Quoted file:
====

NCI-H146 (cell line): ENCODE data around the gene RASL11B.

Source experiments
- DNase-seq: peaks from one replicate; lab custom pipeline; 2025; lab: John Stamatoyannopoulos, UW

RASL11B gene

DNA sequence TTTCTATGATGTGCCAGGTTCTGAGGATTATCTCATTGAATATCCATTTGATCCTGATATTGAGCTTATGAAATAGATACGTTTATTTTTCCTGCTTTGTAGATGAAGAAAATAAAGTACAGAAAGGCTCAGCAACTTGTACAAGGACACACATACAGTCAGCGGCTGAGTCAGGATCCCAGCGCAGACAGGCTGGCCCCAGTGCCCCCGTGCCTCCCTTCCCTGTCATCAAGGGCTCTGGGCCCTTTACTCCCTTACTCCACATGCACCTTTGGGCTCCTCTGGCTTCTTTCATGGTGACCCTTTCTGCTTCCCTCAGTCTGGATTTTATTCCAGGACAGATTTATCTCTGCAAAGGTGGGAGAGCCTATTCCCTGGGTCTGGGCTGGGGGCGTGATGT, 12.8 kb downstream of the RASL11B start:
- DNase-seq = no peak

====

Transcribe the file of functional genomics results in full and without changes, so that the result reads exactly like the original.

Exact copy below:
NCI-H146 (cell line): ENCODE data around the gene RASL11B.

Source experiments
- DNase-seq: peaks from one replicate; lab custom pipeline; 2025; lab: John Stamatoyannopoulos, UW

RASL11B gene

DNA sequence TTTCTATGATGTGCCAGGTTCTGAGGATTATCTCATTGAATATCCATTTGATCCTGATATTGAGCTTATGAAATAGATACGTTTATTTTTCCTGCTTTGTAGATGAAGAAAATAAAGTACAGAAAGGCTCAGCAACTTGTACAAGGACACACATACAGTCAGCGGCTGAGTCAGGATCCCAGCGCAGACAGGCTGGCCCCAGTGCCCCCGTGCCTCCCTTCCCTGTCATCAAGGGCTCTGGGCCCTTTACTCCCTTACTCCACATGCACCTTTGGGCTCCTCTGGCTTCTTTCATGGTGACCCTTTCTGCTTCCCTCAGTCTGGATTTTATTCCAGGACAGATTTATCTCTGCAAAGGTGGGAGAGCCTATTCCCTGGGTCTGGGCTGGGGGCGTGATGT, 12.8 kb downstream of the RASL11B start:
- DNase-seq = no peak